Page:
Photo Credit: Dina Gold
Stolen Legacy, written by Dina Gold. She received restitution for her family's property, nearly 70 years after the Nazis stole it.

Today is International Holocaust Remembrance Day, and it is appropriate to share a Jewish victory against the Nazis – though long in coming – for all to relish.

Dina Gold’s book, Stolen Legacy (Ankerwycke 2015), is a rare Holocaust story. Her family tale combines all the drama and heart-pounding fear of Jews on the run, of Jewish families scattered throughout the world, of loss and, remarkably, of final vindication.

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Gold’s story is unique in being a true detective novel and a document-driven courtroom drama, set in the heart of the Nazi Empire.

It is the story of a six-year battle for a building confiscated from a German Jewish family, which ultimately led to a multi-million dollar settlement for the ancestors of the Wolff family.

Like so many prominent German Jewish families, the Wolffs, Berliners, were highly assimilated. While they owned “seats” at a local synagogue where the grownups went once or twice a year, in their home they had Christmas trees and the children and many family servants delighted in opening their presents every Christmas morning.

While things went well for Germany, Gold’s maternal ancestors owned one of the largest and most profitable fur businesses in Germany. Her  great-great-grandfather, Heimann Wolff, owned one of the largest buildings in Berlin and his fur business spread from Europe to the Americas, with offices in East Berlin, London, Manchester and Glasgow.

Gold’s grandmother grew up in the kind of luxury few can imagine – a magnificent estate and an enormous and glamorous family fur business.

Photo of the Wolff Fur Company at 17/18 Krausenstrasse, Berlin, in Architectural Digest, 1910.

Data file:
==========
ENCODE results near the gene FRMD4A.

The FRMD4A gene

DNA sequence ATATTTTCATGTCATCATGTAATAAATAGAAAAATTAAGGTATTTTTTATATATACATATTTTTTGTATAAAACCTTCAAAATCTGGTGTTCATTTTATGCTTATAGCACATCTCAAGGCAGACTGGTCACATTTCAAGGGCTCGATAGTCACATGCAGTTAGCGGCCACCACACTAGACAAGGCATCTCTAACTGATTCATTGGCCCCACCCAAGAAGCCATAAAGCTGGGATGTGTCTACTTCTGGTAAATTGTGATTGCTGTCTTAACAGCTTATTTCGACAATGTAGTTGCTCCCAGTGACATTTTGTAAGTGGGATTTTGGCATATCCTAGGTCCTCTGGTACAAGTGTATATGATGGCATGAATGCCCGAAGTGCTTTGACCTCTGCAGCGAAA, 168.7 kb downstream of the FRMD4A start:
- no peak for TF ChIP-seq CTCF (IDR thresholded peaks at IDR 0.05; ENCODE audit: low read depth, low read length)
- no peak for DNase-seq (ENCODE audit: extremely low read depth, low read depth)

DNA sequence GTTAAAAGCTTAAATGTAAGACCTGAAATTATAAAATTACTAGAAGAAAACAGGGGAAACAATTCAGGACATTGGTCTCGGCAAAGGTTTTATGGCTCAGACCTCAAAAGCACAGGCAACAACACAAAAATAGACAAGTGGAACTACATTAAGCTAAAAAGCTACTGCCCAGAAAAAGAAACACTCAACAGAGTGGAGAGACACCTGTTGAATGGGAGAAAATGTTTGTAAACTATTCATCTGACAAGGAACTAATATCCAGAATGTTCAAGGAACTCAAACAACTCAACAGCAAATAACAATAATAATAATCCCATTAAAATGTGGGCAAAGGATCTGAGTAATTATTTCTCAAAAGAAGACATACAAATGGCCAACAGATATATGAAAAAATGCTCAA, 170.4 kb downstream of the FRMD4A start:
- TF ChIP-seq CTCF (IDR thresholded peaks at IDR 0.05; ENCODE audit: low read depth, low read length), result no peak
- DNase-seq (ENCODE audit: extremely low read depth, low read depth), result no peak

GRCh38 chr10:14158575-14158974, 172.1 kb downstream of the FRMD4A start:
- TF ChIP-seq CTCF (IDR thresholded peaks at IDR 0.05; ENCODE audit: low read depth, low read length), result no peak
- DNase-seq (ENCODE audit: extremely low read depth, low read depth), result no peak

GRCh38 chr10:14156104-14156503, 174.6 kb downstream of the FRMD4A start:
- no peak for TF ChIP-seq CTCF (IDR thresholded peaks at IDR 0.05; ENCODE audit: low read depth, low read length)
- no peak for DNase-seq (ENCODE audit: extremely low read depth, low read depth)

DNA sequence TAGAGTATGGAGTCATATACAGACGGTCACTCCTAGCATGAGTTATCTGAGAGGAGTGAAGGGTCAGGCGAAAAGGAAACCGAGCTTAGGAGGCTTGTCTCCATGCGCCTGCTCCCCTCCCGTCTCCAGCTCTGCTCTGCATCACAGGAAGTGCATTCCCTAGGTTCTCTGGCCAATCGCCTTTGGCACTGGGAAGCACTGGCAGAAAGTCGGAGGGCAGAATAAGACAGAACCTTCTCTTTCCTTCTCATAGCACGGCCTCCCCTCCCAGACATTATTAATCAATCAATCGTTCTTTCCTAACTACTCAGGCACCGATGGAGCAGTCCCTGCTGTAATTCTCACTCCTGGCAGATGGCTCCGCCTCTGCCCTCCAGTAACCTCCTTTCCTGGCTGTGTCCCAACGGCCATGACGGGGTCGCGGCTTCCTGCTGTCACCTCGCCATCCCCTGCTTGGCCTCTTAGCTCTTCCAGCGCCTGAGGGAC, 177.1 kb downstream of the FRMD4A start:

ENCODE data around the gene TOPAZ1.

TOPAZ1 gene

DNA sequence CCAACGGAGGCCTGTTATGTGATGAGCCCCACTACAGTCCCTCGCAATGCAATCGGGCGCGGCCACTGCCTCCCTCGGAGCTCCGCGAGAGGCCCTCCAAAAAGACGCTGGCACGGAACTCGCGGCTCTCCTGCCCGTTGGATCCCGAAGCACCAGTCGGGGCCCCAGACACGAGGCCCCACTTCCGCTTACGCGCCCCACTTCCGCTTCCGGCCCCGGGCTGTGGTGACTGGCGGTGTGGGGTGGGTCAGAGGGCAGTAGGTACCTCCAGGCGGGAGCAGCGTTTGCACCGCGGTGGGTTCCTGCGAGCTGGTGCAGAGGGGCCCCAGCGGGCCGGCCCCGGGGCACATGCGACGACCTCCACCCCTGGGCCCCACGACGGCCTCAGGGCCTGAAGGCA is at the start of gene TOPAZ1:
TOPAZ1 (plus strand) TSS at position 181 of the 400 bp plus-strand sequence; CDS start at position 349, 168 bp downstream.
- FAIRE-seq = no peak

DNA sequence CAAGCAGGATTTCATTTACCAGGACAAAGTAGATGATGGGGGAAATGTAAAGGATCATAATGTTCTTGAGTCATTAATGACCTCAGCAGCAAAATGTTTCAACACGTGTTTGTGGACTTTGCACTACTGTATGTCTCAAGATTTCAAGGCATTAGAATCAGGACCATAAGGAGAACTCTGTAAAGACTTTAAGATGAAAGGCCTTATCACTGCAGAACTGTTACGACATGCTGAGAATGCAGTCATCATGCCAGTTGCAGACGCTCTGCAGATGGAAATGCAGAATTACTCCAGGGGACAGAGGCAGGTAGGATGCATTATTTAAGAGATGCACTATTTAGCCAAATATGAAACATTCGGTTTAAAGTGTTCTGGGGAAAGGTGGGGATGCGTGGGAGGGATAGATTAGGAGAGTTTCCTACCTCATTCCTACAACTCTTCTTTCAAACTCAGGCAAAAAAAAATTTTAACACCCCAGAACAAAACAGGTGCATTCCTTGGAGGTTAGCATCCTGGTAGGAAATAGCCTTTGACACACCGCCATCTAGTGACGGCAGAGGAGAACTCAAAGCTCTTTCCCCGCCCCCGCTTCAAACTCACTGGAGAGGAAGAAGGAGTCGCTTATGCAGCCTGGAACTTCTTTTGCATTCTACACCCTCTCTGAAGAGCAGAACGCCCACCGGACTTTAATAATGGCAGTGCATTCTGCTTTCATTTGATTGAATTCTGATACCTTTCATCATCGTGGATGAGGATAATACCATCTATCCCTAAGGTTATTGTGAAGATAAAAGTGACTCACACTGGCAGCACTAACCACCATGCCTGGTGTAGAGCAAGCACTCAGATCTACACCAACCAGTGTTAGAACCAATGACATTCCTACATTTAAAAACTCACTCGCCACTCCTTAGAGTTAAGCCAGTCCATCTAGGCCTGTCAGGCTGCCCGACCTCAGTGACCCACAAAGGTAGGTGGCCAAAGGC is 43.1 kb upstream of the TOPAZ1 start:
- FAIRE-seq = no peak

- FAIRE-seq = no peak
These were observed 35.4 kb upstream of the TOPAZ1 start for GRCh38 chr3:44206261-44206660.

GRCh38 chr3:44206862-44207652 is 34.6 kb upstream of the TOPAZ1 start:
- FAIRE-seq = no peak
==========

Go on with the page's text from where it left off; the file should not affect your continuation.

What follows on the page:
By the 1930’s all of Germany, including the Wolff family fur business, was in decline. The Wolff company’s board decided to rent out office space in their huge building to other companies. The rental receipts helped to stave off the financial concerns of an empire built for those with expensive tastes, during leaner times.

Although most of her family escaped Nazi Germany, the business remained and was managed by lawyers who were ultimately forced by the rapacious Victoria Insurance Company to attempt to repay a mortgage despite never having been late on a payment.

That building, 17/18 Krausenstrasse, was foreclosed on by the Victoria Insurance Company. The family was gouged by the increasingly invasive laws against selling or renting to or buying from Jews, and the foreclosure took place despite desperate measures, including selling off bits and eventually huge chunks of the entire family’s suburban estate to try and keep the building in the family’s hands.

The Victoria turned around – was it planned together? – and sold it to the Reichsbahn, the German Railway Ministry. Yes, the train system that delivered millions of Europeans, including Gold’s great-uncle, to their deaths in the Nazi concentration camps.

Gold remembered while growing up in England, hearing magical tales from her grandmother Nellie about the two city-blocks long building owned by the Wolff family in Berlin.

The Wolff building was the centerpiece of the Wolff family business and of Gold’s story. But there are other points of interest along the way that will ground readers in the monstrosity of the times.

Her family’s estate, in Wannsee, was just a few minutes walk from the famous site of the Wannsee conference, where the Nazis’ Final Solution to the “Jewish problem” was formulated on Jan. 20, 1942.

The author’s mother and her children, outside of the Wannsee Estate which had belonged to the Wolff family.
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